[sdiy] a provoking question about time
modular at go2.pl
Fri Jun 24 14:38:33 CEST 2022
Thank you for all the replies, I'll try to combine my responses in one
go. TLDR - we're all doomed, there's no way out.
Steve said about specialized runtime chips.
Well, that one's even more expensive than the microcontroller, and I can
add such runtime count in the micro itself. But it's good to know they
exist, I recall them being mechanical long time ago
Tom Wiltshirte said:
> Could you instead assume some "average number of boot-ups per year"
and then re-write the memory at start-up after the chip has booted up X
That sounds reasonable. Simply don't care about the people who don't
turn it on for years, they don't need it anyway, so let them burn in hell
> Is there *any* ROM in the part like a bootloader? Assuming one utilizes
> that, the end user could reflash the OS after 10 years or something.
No, there's no ROM bootloader. That would be easy, then I'd use serial
memory with 100 years data endurance.
Brian W said some valid points about proper programmer and robust eMMC.
Why would you assume that I'm not using ICD3 (and ICD2 before that)? And
I'd love to sacrifice part of memory for error correction, but PICs do
not provide anything to do that. Booting from external memory of any
kind is something I considered too, but I don't think I will migrate to
higher end ARM chips ever. Although I've used booting from external
memory in the past, that was the only way to go with DSP.
Richie Burnett said:
> Perhaps it's possible to protect the firmware with an ECC block (error
> correcting code,) so that the first sign of corruption can be detected
> *and then corrected* with a fresh re-write!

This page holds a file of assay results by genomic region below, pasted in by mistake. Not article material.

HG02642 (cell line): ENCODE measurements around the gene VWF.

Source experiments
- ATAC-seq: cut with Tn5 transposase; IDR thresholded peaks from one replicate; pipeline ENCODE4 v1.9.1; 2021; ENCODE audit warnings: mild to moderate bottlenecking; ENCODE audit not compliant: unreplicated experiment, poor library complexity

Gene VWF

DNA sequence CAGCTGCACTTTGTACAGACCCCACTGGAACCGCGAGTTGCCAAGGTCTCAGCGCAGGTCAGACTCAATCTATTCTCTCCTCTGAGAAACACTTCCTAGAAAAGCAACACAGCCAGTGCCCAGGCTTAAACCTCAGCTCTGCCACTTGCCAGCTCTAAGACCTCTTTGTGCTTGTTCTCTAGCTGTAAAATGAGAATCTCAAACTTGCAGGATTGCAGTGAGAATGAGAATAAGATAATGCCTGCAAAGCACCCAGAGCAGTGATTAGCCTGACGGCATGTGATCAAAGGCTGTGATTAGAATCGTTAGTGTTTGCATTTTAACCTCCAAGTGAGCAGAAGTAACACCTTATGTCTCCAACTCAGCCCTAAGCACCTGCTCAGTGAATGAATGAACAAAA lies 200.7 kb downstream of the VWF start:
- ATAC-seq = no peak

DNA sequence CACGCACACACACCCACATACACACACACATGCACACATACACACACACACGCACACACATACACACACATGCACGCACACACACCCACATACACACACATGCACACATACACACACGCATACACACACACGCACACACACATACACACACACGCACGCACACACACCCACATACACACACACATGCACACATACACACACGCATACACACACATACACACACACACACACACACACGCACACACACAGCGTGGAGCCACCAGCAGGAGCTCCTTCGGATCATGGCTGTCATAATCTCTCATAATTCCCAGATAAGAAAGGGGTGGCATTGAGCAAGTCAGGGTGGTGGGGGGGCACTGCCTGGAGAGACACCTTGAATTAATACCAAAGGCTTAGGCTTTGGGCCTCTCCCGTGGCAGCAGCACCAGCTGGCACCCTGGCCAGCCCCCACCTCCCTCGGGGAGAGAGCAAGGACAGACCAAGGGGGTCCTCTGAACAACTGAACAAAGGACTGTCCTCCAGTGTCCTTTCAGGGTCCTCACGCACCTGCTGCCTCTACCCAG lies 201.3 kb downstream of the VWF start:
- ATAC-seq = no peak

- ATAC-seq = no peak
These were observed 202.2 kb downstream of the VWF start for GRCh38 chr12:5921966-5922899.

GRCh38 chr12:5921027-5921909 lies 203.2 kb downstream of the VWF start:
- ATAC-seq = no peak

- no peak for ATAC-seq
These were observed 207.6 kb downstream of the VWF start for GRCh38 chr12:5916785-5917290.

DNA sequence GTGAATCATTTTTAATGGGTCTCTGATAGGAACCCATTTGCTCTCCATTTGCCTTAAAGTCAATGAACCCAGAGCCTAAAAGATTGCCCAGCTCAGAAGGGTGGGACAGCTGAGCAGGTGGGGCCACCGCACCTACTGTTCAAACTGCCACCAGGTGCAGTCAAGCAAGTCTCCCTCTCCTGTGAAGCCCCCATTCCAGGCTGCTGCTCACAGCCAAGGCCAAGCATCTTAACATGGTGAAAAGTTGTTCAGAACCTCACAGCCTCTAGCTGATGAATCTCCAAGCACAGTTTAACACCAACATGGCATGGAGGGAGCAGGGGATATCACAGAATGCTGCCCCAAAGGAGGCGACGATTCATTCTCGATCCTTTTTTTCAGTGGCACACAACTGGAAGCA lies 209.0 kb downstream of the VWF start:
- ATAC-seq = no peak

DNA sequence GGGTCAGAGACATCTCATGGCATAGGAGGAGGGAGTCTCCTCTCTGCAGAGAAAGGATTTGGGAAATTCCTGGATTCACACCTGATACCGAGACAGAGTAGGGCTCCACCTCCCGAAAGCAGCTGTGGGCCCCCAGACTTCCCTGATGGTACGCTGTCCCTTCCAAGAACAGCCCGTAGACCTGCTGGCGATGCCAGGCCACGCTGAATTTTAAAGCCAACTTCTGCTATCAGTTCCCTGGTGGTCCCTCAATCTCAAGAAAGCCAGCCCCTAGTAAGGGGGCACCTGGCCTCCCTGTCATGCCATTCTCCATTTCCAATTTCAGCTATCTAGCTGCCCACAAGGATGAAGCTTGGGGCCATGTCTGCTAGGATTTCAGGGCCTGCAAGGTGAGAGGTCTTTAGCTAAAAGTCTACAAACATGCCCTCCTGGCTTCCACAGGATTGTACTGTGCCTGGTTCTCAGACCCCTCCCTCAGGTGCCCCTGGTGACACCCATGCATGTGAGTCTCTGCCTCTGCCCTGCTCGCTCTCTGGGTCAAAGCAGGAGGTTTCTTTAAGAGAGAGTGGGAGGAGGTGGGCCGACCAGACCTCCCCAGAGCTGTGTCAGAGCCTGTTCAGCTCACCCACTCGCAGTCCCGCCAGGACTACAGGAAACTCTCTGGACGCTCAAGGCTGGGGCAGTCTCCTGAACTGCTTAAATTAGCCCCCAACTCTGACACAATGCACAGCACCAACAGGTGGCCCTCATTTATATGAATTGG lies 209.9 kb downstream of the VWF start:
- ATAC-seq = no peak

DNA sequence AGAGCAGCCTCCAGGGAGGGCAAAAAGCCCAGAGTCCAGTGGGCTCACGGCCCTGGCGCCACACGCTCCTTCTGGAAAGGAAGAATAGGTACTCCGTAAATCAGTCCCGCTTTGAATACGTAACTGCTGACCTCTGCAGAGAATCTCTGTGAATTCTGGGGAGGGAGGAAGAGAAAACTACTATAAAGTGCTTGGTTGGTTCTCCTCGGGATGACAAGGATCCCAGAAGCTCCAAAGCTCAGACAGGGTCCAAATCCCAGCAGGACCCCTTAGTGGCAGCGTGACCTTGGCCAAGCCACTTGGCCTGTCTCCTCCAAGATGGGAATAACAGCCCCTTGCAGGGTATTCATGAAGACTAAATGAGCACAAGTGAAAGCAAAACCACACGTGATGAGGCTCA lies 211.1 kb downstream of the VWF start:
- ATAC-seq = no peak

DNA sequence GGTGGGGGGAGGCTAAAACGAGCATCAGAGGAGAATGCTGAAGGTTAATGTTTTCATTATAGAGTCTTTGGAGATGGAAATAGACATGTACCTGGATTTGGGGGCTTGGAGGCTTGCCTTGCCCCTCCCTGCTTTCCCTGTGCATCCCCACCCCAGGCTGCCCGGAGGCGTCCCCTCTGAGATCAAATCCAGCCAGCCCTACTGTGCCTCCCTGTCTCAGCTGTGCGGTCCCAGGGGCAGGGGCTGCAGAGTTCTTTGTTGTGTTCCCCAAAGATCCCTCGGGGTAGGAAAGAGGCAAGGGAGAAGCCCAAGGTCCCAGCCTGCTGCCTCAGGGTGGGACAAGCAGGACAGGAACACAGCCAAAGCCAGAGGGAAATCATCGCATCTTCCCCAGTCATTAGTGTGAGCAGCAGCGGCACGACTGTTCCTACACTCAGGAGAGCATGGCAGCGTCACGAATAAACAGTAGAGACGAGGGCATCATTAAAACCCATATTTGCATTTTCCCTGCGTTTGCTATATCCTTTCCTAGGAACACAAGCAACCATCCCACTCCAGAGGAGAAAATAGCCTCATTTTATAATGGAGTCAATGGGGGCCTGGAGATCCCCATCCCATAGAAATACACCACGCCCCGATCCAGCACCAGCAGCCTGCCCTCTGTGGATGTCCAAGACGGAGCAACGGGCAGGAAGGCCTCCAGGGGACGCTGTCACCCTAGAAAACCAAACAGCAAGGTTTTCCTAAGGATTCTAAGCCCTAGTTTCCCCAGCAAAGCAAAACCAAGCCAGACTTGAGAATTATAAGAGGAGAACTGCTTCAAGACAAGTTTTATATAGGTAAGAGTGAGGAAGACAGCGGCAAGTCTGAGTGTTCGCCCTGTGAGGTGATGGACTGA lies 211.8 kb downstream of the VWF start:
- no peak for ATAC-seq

Yes, that's possible. But what if first sign of corruption happens in
first instruction, or inside memory test procedure? Poor micro will not
even be aware its dead.
I've also noticed that in time, new micros are made with smaller and
smaller process, hence being cheaper with more features, but OTOH
needing lower voltage for operation, and with poorer flash retention.
Also, congrats of having tens of thousands copies of your work out
there! Did you get a "golden record" like you would if it was a pop album?
and Steve again:
> 7 years after 1k cycles @ 125°C
that's scary, OTOH you can't easily find 125°C inside a synth, more like
60 or so, the only reason all that gear still works, but not for long
The bottom line, all that data retention thing makes me want to build a
synth with pure logic only, without any memory. Or use old style micro
with no internal program memory, and external FRAM which is extimated
for 280 years retention in room temp.
I think I'll use Tom's suggestion to simply count powerups and start a
rewrite every few hundred of them or so.
Thanks for valuable discussion
> Roman Sowa:
>> what are your concerns about flash retention time in microcontrollers?
>> Usually PIC18 and PIC16 claim 40 years in datasheet, but dsPIC only 20.
>> I've seen corrupted memory in products made about 15 years ago with
>> dsPIC, so datasheet value seems real.
>> One way to do it is to rewrite all memory from time to time, but how
>> to do that? Even if there's real time clock running, the user may
>> always change the date, and if it's not alowed, the battery or
>> supercapacitor may die, or get ripped away. My idea is to clearly
>> state somewhere, in manual, or on the device "please run maintenance
>> procedure if it's year ending with 0 or 5" but I'm affraid nobody will
>> do that anyway, and it seems foolish.
>> People have no problem giving their cars every year for expensive
>> maintenance, but nearly nobody ever does that with non-industrial
>> electronic equipment. That goes sligltly better with musical
>> instruments, but anyway many of them go to service only after it's too
>> late and it's simply broken.
>> I'm not very fond of general trend which is "buy new stuff every 2
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